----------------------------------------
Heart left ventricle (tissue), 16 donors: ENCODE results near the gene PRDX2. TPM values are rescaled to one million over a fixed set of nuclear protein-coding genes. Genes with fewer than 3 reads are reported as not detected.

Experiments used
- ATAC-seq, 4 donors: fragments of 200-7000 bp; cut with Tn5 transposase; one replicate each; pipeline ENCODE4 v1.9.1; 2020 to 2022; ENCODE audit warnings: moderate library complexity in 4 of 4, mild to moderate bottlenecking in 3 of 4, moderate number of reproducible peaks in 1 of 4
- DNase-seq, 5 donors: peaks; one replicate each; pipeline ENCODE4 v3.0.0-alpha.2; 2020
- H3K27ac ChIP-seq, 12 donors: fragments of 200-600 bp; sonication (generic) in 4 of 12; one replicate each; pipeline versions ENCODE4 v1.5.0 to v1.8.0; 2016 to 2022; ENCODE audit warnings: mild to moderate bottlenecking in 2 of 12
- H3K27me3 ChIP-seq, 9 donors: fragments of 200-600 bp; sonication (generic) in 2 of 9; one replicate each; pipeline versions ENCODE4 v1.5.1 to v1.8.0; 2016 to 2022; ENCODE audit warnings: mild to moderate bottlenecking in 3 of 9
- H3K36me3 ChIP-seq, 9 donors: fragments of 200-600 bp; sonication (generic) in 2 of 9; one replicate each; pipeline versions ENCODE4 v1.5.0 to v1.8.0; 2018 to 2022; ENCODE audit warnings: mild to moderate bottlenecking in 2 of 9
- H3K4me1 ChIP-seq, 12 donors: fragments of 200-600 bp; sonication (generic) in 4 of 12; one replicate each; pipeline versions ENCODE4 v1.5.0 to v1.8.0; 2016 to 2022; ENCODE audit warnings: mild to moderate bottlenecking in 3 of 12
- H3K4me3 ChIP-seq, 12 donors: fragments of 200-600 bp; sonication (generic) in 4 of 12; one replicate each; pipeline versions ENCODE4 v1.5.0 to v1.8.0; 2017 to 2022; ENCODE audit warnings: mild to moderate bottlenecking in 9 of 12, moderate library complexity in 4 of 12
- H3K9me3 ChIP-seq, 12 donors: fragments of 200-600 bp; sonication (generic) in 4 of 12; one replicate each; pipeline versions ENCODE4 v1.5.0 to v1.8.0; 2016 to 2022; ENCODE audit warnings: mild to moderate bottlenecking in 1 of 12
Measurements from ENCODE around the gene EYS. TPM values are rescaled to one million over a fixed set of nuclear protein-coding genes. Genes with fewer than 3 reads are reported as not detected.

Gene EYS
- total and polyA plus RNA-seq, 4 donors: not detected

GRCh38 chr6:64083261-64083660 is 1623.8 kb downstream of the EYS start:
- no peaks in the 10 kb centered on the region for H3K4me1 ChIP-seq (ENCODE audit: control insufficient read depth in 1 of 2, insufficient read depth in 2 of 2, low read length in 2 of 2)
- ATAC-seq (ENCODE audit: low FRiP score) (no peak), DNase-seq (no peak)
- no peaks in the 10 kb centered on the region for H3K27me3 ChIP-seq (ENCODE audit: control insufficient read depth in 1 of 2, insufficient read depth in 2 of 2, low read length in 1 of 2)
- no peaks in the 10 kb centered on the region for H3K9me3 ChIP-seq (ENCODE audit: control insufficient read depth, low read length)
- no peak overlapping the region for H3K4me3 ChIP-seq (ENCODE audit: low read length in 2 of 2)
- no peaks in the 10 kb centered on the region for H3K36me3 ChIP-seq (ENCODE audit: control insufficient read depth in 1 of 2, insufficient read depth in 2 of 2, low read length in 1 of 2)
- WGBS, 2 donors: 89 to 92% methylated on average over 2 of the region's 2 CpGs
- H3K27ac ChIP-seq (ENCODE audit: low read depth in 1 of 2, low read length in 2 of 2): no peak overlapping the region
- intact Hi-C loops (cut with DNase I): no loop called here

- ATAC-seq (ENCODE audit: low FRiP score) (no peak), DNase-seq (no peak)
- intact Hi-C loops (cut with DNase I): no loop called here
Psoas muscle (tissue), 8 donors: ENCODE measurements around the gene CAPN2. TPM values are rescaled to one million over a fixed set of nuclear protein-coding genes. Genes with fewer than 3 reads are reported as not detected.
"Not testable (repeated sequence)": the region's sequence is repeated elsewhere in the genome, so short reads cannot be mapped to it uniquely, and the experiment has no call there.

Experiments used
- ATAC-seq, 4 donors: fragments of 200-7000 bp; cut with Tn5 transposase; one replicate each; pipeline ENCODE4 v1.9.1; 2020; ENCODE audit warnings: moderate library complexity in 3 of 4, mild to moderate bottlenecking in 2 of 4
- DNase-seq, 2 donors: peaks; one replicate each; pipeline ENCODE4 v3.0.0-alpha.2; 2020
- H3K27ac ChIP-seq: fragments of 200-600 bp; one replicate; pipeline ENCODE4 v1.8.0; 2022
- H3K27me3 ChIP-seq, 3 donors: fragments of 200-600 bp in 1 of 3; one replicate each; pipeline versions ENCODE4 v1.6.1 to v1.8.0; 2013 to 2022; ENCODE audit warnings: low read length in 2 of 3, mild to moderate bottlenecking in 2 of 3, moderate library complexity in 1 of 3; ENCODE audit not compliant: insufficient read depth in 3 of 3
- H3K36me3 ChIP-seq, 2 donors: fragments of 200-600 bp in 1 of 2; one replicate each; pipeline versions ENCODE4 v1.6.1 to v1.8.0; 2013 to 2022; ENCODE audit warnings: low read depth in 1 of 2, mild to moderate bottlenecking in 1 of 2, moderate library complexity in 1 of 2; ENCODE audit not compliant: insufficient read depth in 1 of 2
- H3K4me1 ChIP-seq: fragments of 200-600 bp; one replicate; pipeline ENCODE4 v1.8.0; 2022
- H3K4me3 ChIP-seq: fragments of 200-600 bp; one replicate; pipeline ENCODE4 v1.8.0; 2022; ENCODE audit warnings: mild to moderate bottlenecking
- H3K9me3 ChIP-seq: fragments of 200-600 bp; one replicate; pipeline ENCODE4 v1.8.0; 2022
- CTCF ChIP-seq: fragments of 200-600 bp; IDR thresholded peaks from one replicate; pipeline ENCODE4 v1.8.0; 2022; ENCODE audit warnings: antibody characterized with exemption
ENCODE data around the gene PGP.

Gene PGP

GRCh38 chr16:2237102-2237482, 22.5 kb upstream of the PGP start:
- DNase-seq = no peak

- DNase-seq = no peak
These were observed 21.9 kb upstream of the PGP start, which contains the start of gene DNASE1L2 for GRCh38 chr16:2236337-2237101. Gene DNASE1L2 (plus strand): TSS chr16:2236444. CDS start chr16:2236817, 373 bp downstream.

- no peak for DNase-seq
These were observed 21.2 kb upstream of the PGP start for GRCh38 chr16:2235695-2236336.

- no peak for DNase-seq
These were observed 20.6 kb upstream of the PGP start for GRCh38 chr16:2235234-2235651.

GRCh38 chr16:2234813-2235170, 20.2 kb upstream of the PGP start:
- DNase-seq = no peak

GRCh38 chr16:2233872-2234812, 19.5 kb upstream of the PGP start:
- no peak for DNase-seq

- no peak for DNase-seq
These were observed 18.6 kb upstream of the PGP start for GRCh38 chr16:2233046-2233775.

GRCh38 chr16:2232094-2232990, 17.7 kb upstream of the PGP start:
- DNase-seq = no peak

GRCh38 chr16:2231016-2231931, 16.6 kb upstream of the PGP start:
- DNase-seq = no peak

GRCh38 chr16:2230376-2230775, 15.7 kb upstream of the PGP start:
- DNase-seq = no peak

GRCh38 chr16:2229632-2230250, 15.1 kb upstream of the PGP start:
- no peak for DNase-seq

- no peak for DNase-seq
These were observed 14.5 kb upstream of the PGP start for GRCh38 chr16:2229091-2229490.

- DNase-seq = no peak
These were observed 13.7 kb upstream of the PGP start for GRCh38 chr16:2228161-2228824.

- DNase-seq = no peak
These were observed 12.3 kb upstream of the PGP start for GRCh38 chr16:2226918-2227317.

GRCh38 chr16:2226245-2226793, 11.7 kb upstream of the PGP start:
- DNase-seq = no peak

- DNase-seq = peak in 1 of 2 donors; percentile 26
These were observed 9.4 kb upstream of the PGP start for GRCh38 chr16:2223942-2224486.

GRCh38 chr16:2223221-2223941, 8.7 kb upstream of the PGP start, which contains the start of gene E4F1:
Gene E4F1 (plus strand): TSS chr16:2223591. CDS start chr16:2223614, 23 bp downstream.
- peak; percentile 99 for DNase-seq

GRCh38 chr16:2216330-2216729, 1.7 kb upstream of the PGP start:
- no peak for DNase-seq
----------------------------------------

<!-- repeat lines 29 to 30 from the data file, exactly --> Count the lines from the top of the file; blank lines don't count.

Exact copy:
- ATAC-seq, 4 donors: fragments of 200-7000 bp; cut with Tn5 transposase; one replicate each; pipeline ENCODE4 v1.9.1; 2020; ENCODE audit warnings: moderate library complexity in 3 of 4, mild to moderate bottlenecking in 2 of 4
- DNase-seq, 2 donors: peaks; one replicate each; pipeline ENCODE4 v3.0.0-alpha.2; 2020